Solar power trial reduces carbon footprint
A single public housing block can save up to 8,400kg of carbon emissions a year - the equivalent of planting of 365 trees - by using solar power, a trial by the Housing Department has found.
The project at Lam Tin Estate, the first to be carried out in public rental housing, achieved a total reduction of 22,610kg last year.
Photovoltaic panels were installed on the roofs of three blocks and on top of a covered walkway.
Senior building service engineer Eric Leung Chi-kwong said that as a subtropical region with abundant sunlight throughout the year, Hong Kong was an ideal place for developing solar energy.
He said the energy used to produce the system could be balanced out in the first three years of its 30-year life span. Not every building suits the technology, however. Leung said the rooftop needed enough space with no nearby buildings blocking the light.
The system at Lam Tin Estate provides about 2 per cent of the electricity for elevators, water pumps and lighting in public areas. The rest is bought by CLP Power.
The power company said there are more than 70 small renewable energy projects connected to its grid in government buildings, schools and the offices of non-governmental organisations.
The price of photovoltaic panels has fallen in recent years, but they are still expensive. 'The main drawback in all cases is the same - it is still cheaper to generate electricity using fossil fuels,' Dr Aleksandra Djurisic, of the department of physics at the University of Hong Kong, said.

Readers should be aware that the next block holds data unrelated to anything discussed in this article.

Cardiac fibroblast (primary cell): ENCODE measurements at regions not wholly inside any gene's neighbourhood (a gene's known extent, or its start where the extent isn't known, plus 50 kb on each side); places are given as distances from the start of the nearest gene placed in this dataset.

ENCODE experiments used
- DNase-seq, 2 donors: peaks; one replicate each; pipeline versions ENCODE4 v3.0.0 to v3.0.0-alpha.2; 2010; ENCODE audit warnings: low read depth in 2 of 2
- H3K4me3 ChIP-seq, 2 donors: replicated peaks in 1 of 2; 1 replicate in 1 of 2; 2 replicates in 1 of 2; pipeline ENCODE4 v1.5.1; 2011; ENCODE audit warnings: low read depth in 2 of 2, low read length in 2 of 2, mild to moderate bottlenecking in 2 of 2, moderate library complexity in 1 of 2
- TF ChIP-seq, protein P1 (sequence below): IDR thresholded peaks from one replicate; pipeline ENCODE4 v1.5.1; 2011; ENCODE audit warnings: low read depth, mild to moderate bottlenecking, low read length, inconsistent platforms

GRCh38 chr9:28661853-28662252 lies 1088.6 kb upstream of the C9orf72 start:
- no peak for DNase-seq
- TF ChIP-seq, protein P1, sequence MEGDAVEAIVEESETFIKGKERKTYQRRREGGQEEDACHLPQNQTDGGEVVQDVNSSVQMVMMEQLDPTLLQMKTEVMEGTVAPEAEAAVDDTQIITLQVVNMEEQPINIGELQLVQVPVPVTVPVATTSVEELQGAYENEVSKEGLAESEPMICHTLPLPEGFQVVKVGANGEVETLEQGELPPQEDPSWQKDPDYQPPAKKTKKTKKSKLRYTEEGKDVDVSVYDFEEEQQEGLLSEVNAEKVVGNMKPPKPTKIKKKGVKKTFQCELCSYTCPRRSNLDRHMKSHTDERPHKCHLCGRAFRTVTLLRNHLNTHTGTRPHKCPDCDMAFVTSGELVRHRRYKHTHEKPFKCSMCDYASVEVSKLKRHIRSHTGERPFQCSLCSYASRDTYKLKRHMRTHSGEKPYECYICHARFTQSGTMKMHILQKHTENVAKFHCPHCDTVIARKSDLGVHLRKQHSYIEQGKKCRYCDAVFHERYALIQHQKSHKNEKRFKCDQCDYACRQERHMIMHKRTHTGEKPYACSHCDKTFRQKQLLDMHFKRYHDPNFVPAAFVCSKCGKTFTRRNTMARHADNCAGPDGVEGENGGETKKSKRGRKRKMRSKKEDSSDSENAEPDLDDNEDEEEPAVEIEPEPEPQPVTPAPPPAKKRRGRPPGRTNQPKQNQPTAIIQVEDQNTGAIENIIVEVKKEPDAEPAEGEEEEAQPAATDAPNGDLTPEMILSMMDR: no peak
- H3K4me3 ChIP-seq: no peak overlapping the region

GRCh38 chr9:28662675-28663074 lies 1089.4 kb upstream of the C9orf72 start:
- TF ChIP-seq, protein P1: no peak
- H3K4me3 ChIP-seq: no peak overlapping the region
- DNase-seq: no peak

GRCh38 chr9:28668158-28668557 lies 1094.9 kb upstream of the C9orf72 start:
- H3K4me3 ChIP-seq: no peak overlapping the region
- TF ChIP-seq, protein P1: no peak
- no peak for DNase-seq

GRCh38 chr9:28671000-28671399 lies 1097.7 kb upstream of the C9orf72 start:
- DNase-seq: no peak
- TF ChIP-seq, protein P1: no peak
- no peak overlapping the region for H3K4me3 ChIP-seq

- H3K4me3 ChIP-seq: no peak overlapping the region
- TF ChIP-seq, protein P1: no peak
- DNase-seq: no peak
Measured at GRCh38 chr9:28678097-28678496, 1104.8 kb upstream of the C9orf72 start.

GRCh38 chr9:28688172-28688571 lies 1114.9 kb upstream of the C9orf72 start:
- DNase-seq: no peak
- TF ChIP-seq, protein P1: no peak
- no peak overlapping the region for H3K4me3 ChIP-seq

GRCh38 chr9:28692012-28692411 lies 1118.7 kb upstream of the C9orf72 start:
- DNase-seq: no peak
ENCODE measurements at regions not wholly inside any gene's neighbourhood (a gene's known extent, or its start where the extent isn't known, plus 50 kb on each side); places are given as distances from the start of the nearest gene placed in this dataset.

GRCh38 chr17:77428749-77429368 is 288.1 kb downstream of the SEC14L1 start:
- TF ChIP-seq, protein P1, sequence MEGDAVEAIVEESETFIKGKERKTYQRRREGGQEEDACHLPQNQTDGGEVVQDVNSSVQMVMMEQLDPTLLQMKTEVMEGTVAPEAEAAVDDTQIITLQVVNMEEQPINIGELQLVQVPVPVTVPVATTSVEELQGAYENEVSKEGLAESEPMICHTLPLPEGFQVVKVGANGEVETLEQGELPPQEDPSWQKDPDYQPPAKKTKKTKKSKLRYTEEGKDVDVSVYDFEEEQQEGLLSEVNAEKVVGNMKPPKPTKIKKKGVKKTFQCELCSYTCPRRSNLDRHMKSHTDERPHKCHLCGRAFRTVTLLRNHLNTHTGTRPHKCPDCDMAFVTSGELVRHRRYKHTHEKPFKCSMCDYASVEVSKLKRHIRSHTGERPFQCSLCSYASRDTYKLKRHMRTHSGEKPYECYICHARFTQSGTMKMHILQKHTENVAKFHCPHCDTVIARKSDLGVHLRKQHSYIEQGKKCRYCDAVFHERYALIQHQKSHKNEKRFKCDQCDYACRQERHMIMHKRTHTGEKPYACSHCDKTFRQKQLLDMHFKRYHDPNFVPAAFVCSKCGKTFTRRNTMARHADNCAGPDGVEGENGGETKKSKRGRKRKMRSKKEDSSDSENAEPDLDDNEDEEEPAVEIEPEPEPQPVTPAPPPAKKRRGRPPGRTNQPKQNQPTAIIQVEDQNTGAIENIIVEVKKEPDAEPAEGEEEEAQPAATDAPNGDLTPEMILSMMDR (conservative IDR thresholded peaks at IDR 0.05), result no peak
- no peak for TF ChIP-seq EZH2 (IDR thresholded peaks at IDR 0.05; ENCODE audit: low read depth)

He said leading countries all had policies to encourage the use of renewable energy and make technologies competitive on the market by various measures such as special tariffs and carbon tax.
'In the absence of those, it is unlikely that there will be a large scale implementation of renewables [in Hong Kong],' he said.
Koo Wai-muk, a campaigner from Greenpeace, said the government should also provide more funding to push forward local research.
The Housing Authority is planning to try out new solar technologies at its Eastern Harbour Crossing and Kai Tak sites, which it expects to cut 112,700kg of carbon emissions.
Both CLP and Hongkong Electric have plans to build wind farms by 2015. CLP said its farm was expected to support 80,000 households.